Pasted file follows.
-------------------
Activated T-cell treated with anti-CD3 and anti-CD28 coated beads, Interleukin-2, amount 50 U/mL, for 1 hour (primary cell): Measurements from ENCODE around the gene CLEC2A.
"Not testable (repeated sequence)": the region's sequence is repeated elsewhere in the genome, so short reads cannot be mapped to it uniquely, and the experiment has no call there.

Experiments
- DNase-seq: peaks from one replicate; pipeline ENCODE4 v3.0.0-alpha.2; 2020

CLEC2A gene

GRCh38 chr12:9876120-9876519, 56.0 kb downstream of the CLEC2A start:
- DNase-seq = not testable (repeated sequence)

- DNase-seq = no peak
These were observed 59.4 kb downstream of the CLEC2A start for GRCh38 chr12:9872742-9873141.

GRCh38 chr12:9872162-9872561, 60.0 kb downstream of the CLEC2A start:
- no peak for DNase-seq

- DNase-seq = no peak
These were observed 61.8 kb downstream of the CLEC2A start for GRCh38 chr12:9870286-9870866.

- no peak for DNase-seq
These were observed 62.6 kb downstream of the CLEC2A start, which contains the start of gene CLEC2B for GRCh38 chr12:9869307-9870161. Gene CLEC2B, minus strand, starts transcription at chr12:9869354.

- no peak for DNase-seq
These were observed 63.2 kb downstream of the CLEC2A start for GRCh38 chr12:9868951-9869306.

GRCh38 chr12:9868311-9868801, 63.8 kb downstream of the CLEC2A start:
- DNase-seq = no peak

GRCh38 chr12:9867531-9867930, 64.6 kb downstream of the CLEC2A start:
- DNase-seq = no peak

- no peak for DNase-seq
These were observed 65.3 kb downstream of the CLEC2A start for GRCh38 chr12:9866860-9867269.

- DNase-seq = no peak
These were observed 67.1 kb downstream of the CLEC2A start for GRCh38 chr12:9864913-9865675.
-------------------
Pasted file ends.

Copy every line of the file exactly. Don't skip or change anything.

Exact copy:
Activated T-cell treated with anti-CD3 and anti-CD28 coated beads, Interleukin-2, amount 50 U/mL, for 1 hour (primary cell): Measurements from ENCODE around the gene CLEC2A.
"Not testable (repeated sequence)": the region's sequence is repeated elsewhere in the genome, so short reads cannot be mapped to it uniquely, and the experiment has no call there.

Experiments
- DNase-seq: peaks from one replicate; pipeline ENCODE4 v3.0.0-alpha.2; 2020

CLEC2A gene

GRCh38 chr12:9876120-9876519, 56.0 kb downstream of the CLEC2A start:
- DNase-seq = not testable (repeated sequence)

- DNase-seq = no peak
These were observed 59.4 kb downstream of the CLEC2A start for GRCh38 chr12:9872742-9873141.

GRCh38 chr12:9872162-9872561, 60.0 kb downstream of the CLEC2A start:
- no peak for DNase-seq

- DNase-seq = no peak
These were observed 61.8 kb downstream of the CLEC2A start for GRCh38 chr12:9870286-9870866.

- no peak for DNase-seq
These were observed 62.6 kb downstream of the CLEC2A start, which contains the start of gene CLEC2B for GRCh38 chr12:9869307-9870161. Gene CLEC2B, minus strand, starts transcription at chr12:9869354.

- no peak for DNase-seq
These were observed 63.2 kb downstream of the CLEC2A start for GRCh38 chr12:9868951-9869306.

GRCh38 chr12:9868311-9868801, 63.8 kb downstream of the CLEC2A start:
- DNase-seq = no peak

GRCh38 chr12:9867531-9867930, 64.6 kb downstream of the CLEC2A start:
- DNase-seq = no peak

- no peak for DNase-seq
These were observed 65.3 kb downstream of the CLEC2A start for GRCh38 chr12:9866860-9867269.

- DNase-seq = no peak
These were observed 67.1 kb downstream of the CLEC2A start for GRCh38 chr12:9864913-9865675.